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Don't believe the (Congressional) hype! Part Two

Posted By Guy Timberlake, The American Small Business Coalition, LLC, Tuesday, March 13, 2012
Updated: Tuesday, March 13, 2012
First, thanks to Sara Chacko at Federal Times for a good summary of the recent small business bills passed in the House (reference her March 8th article "Bill would penalize execs who miss small-biz contracting goal"). For everyone out there tuned into this soap opera, it helped make sense of information that is normally tediously confusing.

That's the good news, now here's the bad.

In my opinion, Congress, specifically the House in this case, is wasting their time and our money. I've discussed the recent onslaught of the "let's finally do something to help small business" legislation in several pieces recently, not holding much hope that many of these bills will amount to any difference for small companies. Seriously though, has anyone else noticed the only time Congress pays attention to small government contractors is when it is politically appropriate?

Here is the Federal Times breakdown of the six bills recently passed by the House, and my two cents on the one's I think are potentially more harmful than helpful:

  • HR 3850, one of six bills that passed the committee Wednesday, would increase federal small-business contracting goals from 23 percent to 25 percent. Senior executives who fail to achieve the goal for the whole agency would be barred from taking sabbaticals the following year or from receiving any incentive awards, according to the bill.

    • Chief Visionary: The Government cannot meet the current goal, yet they want to increase it and create more angst and a wider margin of failure. Additionally, by penalizing senior executives the "small business issue" now becomes personal and subject to the "down the Hill effect." That is, the "crap rolls down the Hill" effect where small businesses are again left holding the bag and dealing with the additional grief dumped on them by Congress.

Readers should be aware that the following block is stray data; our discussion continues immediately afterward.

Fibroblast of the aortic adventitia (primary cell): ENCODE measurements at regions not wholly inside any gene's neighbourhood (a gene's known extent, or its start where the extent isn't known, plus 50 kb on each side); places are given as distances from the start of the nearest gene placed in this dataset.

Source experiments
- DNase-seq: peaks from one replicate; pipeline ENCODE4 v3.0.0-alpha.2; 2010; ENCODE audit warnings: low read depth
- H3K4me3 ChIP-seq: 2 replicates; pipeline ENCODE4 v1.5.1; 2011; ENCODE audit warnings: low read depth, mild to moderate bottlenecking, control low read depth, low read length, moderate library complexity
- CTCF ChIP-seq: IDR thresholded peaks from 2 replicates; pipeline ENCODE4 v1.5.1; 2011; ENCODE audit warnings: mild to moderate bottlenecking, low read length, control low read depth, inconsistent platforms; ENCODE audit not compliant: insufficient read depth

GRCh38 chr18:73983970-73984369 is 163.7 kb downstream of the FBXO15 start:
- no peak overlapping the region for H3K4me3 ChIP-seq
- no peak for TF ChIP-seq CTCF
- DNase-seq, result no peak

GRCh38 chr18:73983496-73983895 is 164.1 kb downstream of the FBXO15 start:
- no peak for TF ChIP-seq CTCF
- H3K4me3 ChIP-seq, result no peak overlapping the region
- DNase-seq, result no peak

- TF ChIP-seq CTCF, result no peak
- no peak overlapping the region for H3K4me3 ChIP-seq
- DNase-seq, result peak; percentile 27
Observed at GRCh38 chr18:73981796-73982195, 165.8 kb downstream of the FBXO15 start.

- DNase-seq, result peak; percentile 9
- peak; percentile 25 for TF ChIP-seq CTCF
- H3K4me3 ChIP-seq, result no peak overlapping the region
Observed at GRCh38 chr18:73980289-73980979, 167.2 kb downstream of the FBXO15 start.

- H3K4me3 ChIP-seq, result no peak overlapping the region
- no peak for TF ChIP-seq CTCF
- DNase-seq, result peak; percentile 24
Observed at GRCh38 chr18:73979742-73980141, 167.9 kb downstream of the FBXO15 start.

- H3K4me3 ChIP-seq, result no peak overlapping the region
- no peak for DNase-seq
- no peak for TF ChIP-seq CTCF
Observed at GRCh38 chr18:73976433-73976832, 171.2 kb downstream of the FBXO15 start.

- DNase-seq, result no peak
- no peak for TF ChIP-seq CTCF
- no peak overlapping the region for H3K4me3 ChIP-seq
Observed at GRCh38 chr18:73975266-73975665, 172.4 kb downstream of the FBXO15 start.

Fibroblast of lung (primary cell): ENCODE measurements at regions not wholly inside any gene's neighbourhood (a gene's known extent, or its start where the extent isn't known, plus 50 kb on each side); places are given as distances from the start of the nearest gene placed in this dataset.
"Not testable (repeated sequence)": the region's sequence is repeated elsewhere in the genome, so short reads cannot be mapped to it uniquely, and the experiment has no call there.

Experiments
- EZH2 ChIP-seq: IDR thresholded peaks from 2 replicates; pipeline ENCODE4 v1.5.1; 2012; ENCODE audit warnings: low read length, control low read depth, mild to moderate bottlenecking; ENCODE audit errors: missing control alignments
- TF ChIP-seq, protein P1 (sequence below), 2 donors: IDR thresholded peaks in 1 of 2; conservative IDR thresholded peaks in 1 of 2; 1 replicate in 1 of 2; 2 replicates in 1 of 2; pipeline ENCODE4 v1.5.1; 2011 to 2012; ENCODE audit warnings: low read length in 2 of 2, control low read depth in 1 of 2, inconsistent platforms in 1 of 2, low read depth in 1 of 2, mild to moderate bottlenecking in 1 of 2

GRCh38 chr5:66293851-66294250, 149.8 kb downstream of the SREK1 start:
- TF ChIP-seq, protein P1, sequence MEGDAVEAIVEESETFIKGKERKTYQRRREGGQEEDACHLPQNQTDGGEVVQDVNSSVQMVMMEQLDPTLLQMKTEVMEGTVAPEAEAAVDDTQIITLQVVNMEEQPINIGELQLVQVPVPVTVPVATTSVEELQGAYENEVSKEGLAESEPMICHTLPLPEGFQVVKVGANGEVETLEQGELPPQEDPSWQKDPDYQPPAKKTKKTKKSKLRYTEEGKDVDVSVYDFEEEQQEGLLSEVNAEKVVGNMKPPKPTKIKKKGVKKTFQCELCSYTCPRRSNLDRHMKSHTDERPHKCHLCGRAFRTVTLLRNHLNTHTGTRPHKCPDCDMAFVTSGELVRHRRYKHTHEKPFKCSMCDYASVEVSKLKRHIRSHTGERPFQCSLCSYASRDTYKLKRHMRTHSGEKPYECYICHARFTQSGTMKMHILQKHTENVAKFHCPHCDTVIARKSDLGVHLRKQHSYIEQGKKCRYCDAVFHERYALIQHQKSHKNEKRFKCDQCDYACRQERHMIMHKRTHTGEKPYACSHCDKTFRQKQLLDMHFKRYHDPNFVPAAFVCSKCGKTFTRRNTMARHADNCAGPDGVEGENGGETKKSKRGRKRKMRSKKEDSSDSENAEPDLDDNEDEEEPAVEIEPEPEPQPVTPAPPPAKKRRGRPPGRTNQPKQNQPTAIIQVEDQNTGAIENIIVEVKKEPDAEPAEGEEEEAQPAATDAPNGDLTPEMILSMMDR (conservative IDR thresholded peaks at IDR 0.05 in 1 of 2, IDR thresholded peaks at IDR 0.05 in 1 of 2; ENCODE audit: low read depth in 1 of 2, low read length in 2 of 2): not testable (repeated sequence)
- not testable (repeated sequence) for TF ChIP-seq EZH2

• HR 3893 would require agencies to solicit public comments on their process for deciding whether to insource work done by small businesses before any insourcing decisions are made.

  • HR 4118 would require the president to set annual governmentwide small-business goals for task orders and delivery orders placed against multiple award contracts, blanket purchase agreements and basic ordering agreements.

  • HR 3851 would make the director of each agency's Office of Small and Disadvantaged Business Utilization (OSDBU) a senior acquisition leader in the agency and prohibit the director from holding any other position.

  • HR 3980 would require agencies to submit acquisition plans to their OSDBU and other agency small-business representatives.

  • HR 4121 would create a small-business designation for "early-stage" small businesses that have 15 or fewer employees and average annual revenue of less than $1 million. The bill would give early-stage small businesses access to set-aside and sole-source contracts between $3,000 and $50,000.

    • Chief Visionary: Just as mid-tier companies are trying to carve out a piece of the government contracting action for themselves, creating this niche ultimately creates more confusion in an already overly-sophisticated small business program. Additionally, if you are one of the small businesses that would not be considered "early-stage" under this proposal, here is what it potentially means to you. In FY11, $16 billion dollars was awarded using Simplified Acquisition Procedures, the program defined in the FAR as "reserved exclusively for small business concerns" with just over $8.3 billion awarded to small business. Based on the proposed "early-stage" range,  more then $4 billion dollars would be taken off the table. Congress: If you really want to do something meaningful, award all Simplified Acquisitions to small businesses and raise the threshold to $500,000 (currently $150,000). Awards in the range of $3,000 to $500,000 amounted to a cool $80 billion dollars last fiscal year. Something like that would get the attention of we small businesses, and help us better tolerate the other nonsensical posturing and rantings going on atop the Hill.
Instead of introducing new legislation and getting everyone (Government and Industry) more hamstrung, how about we simply make tweaks to fix what is already there? For example, by simply deleting a few words from the FAR related to simplified acquisitions, these streamlined purchases become set-aside for small business concerns versus 'exclusively reserved' (which apparently no one understands according to SBA's Winslow Sargeant).

By the way, increasing the small business size standards to add more fish to the pond to help meet the goal is not considered a fix.


The Chief Visionary

"The person who says it cannot be done should not interrupt the person doing it."

Tags:  graves  house small business committee  HR 3850  HR 4121  owens  six small business bills 

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